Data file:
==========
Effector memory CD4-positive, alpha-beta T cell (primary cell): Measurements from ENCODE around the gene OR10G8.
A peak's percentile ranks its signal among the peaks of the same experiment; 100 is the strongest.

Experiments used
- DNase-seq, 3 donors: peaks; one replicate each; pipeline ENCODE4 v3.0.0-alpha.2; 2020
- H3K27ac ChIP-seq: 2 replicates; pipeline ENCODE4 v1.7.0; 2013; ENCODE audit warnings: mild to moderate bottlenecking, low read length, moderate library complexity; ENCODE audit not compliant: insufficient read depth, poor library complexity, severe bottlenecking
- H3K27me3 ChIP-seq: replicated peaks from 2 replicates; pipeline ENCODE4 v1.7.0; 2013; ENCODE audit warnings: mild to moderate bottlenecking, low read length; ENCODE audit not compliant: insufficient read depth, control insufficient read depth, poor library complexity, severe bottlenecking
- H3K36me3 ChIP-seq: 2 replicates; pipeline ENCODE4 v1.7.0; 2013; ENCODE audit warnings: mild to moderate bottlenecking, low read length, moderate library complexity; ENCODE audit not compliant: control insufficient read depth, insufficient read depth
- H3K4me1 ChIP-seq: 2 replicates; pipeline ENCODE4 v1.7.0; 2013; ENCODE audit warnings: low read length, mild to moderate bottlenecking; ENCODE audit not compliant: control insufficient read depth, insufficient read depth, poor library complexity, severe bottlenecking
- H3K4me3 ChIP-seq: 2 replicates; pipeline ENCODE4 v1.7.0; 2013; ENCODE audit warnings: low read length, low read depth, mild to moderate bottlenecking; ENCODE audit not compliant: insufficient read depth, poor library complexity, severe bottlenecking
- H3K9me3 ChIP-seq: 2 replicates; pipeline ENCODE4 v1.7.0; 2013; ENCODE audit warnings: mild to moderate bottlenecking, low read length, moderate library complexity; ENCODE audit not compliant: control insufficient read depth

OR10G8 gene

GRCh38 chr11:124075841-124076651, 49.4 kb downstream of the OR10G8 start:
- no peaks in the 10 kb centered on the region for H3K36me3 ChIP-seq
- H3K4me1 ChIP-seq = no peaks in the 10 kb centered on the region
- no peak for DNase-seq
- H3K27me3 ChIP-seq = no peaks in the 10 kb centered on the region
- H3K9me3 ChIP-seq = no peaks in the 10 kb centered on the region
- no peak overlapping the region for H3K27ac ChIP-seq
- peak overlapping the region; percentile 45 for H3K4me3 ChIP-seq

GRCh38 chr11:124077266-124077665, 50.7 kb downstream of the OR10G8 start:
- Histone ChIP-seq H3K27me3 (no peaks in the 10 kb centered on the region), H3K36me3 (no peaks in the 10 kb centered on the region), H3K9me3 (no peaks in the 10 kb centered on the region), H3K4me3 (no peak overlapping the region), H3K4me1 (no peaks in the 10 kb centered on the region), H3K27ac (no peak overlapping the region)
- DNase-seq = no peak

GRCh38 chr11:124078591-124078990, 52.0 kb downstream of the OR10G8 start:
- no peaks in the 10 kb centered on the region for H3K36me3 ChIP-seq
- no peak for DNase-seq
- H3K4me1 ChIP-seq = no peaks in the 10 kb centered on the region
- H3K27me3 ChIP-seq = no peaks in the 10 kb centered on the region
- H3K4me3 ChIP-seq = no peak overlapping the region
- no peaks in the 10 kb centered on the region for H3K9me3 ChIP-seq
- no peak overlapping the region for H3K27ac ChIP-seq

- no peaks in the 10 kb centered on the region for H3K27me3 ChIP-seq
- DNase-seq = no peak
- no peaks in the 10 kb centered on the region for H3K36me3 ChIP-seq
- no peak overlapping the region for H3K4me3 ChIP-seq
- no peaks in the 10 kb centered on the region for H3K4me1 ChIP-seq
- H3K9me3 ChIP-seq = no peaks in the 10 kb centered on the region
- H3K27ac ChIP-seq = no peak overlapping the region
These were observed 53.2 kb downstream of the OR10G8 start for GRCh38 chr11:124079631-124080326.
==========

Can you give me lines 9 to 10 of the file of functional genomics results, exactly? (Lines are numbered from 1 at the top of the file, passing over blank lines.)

- H3K4me3 ChIP-seq: 2 replicates; pipeline ENCODE4 v1.7.0; 2013; ENCODE audit warnings: low read length, low read depth, mild to moderate bottlenecking; ENCODE audit not compliant: insufficient read depth, poor library complexity, severe bottlenecking
- H3K9me3 ChIP-seq: 2 replicates; pipeline ENCODE4 v1.7.0; 2013; ENCODE audit warnings: mild to moderate bottlenecking, low read length, moderate library complexity; ENCODE audit not compliant: control insufficient read depth